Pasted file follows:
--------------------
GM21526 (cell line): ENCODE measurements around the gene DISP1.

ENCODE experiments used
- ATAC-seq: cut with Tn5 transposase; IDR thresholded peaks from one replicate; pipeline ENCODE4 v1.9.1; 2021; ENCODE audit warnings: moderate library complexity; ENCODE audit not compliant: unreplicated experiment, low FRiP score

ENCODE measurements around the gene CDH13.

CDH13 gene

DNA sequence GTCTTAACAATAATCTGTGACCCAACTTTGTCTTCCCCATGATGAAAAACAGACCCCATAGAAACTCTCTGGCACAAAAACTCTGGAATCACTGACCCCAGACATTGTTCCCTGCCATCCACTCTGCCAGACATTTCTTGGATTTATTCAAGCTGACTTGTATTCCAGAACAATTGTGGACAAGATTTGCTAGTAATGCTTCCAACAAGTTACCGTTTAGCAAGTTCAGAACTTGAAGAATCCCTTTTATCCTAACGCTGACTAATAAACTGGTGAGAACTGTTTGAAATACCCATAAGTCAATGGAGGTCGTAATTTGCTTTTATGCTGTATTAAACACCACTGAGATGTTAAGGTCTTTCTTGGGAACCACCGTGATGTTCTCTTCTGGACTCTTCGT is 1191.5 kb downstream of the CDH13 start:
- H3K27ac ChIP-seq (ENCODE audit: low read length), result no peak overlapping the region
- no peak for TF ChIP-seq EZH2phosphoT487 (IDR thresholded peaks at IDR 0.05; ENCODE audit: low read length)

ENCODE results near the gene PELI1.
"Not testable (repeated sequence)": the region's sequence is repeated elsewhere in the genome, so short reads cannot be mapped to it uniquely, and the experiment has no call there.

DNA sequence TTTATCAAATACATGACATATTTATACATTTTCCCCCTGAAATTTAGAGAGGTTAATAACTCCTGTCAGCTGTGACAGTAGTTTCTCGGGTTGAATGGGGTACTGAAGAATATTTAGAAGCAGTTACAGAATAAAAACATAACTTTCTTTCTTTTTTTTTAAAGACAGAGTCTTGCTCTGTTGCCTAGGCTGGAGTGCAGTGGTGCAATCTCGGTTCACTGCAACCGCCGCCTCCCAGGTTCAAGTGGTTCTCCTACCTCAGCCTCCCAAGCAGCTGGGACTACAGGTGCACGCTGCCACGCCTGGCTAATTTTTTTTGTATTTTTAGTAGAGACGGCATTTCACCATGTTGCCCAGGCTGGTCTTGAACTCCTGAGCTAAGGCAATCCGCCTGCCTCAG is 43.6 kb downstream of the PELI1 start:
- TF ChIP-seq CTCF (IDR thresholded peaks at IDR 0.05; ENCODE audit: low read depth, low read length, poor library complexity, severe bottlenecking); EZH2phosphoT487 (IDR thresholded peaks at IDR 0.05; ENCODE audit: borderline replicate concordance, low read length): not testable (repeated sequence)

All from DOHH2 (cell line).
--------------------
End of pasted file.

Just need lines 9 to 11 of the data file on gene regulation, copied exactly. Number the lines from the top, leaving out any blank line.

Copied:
ENCODE results near the gene PELI1.
"Not testable (repeated sequence)": the region's sequence is repeated elsewhere in the genome, so short reads cannot be mapped to it uniquely, and the experiment has no call there.

DNA sequence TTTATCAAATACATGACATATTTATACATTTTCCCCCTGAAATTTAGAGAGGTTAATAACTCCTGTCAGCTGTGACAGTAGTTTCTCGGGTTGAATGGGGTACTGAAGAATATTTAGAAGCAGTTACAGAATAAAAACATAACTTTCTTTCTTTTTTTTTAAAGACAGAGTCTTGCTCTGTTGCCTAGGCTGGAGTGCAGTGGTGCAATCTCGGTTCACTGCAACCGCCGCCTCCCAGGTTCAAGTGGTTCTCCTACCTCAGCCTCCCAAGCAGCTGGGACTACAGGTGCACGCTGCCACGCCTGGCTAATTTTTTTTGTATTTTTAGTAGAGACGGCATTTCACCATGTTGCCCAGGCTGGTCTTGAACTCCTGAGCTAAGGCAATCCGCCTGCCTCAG is 43.6 kb downstream of the PELI1 start: